Meet Mckenna Collins UW-Madison student and your new Miss Wisconsin
She’s a ballerina with a passion for politics and compassion
Mckenna Collins is a 21-year-old from Waunakee, WI. She always knew she wanted to be a Badger, but she never dreamed she would be Miss Wisconsin. Before she was crowned, Mckenna was a UW-Madison student, studying political science and communications. We sat down with her to talk about what it's like to be a Wisconsin pageant queen.
How did you get involved in pageants and what are your favorite aspects about the competitions?
I started a program called Project Plie Wisconsin. It was a dance outreach program inspired by my work as a professional ballet dancer for three years. I wanted to share my love and passion for dance with children who otherwise would not have had the opportunity. I became a community partner with the Boys and Girls Club and brought dance classes to the club on a weekly basis, and ended up receiving a scholarship and grant for this work. I wanted to do that on a larger scale, which is how I began thinking about competing for Miss Wisconsin.
So, you didn’t know you wanted to compete in pageants until later on?
No, no. I am not a pageant girl, so to speak. This was my first time competing for the title, but I am in love with the program. The Miss America Organization is actually the leading scholarship provider for women in the nation, giving out three million dollars to women in scholarships every year. When I won Miss Wisconsin, I won a $10,000 scholarship that will help me pay for my undergrad and start law school.
Do you know what you want to do with a law degree?
I interned in Washington, D.C. last fall for Speaker Ryan. I fell in love with D.C. and love working in government. My plan is to go into policy advising on Capitol Hill.
Could you explain a little bit about your platform Table Talk?
When I was working in D.C., I would open the newspaper or turn on the TV and see negative rhetoric all over the place. I think we have a communication problem and that’s something I wanted to address as Miss Wisconsin. I think having respectful, open minded dialogue will help us move forward as a country. It’s very difficult to get things done in Washington and in daily life when you have heated rhetoric. So with Table Talk as my platform, I talk to Kindergarteners about what it means to speak with kindness, put yourself in someone else’s shoes and live by the golden rule. I speak on college campuses about my own experience as both a college democrat and republican and how that has kept me open- minded and respectful of other points of view. I have sat down as Miss Wisconsin with several senators and representatives to talk about promoting open minded, respectful communication in their constituency. Without open respectful dialogue, it’s difficult to get things done and to move forward.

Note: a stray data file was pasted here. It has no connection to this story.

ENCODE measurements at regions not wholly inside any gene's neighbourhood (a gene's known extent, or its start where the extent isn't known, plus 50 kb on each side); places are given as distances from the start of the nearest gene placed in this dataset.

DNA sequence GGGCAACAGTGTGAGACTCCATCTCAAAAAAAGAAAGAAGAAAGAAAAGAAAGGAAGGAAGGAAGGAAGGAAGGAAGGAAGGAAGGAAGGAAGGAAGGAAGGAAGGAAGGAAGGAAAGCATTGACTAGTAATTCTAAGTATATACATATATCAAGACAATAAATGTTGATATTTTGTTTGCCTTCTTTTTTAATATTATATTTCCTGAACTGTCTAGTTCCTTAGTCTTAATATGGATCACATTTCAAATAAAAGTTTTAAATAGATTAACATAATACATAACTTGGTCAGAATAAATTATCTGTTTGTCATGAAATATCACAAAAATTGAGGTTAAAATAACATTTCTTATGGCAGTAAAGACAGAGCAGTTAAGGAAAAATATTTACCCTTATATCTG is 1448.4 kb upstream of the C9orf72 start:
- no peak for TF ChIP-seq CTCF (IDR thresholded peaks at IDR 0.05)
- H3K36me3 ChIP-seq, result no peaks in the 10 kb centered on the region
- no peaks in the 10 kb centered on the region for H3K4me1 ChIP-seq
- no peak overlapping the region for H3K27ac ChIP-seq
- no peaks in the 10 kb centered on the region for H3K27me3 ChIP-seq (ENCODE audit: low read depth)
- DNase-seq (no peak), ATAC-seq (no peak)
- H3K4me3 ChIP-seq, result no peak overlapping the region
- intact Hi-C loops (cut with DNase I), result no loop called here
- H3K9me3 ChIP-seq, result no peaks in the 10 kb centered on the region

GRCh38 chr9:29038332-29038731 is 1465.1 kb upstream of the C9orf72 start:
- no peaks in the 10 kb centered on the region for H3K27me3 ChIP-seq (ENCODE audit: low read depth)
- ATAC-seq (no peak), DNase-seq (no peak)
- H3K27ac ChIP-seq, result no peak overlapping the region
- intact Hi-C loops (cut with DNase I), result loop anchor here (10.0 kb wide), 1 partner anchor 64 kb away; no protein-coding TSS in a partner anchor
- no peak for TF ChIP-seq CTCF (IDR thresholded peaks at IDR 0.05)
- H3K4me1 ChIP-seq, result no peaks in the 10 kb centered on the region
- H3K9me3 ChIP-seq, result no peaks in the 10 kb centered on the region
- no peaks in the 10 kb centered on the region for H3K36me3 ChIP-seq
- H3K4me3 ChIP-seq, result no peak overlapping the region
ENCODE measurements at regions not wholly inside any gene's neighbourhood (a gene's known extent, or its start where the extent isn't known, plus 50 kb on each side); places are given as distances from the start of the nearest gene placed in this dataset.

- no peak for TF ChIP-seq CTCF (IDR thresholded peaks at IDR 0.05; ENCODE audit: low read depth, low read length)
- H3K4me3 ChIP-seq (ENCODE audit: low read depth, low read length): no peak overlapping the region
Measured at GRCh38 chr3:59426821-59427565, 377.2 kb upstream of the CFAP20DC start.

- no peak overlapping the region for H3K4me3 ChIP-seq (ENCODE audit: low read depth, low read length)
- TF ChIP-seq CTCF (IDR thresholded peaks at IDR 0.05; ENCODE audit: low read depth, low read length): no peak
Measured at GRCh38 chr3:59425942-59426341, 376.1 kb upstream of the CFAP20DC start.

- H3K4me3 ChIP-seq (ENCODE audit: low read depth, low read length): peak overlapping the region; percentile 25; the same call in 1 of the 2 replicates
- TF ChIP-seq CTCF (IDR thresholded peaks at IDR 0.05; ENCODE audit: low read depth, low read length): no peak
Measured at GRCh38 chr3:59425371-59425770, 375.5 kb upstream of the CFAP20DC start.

Do you have any tools that you would suggest using in conversation to promote open dialogue?
When I talk to audiences, I talk about my Table Talk Tips and the pillars of communication: listening, understanding and expressing respectfully.
How do you feel the current administration is doing in regards to women?
I love that Ivanka Trump is taking the rains on that issue. We need more leadership roles for women in government. I was so inspired by Representative Martha McSally when I was in Washington. She stood out to me as a mover, shaker and someone who led with compassion. I hope to see this administration do more to get women in positions of power and support women in government.
Are there any women’s rights you feel strongly about or would advocate for?
I’d like to see the pay gap decrease. As a professional ballet dancer for three years, I experienced an enormous pay gap firsthand. Male dancers are paid more than female dancers. It’s not right. Women are working just as hard, if not harder, in the company.
Who are your biggest inspirations?
My parents. They have always pushed me further than I thought I could go, encouraged me to compete for Miss Wisconsin and helped me finish up high school online, while I worked a 50 hour a week job with the ballet company. Aside from my parents, I really admire Representative Martha McSally. Her story is incredible. She worked in the Airforce before becoming a representative and is epitome of what a strong woman is. She has so much poise and confidence.
Pageants receive a lot of backlash for promoting unhealthy body standards and reinforcing outdated gender roles. How do you respond to these notions?
The swimsuit portion is one of my favorites. It’s about promoting a healthy body image. We are all not able to conform to one shape, one size fits all. As long as we are making healthy choices on a daily basis, that’s really what it’s all about.
What does a typical day as Miss Wisconsin look like?
I wake up and do press at 6am. Then, I hit the road in my Miss Wisconsin car. I’ll drive across the state to La Crosse and do an appearance. I’ll finish my day in Green Bay. I’ll do events for non profits. It’s a year spent serving the state and promoting Wisconsin businesses and organizations. My favorite part about it is being able to meet people across the state.
At the end of this year what is one thing you want to accomplish?
I want to have a legacy of compassion left behind me. My main goal is to spread kindness, smiles and lead an overall more compassionate life.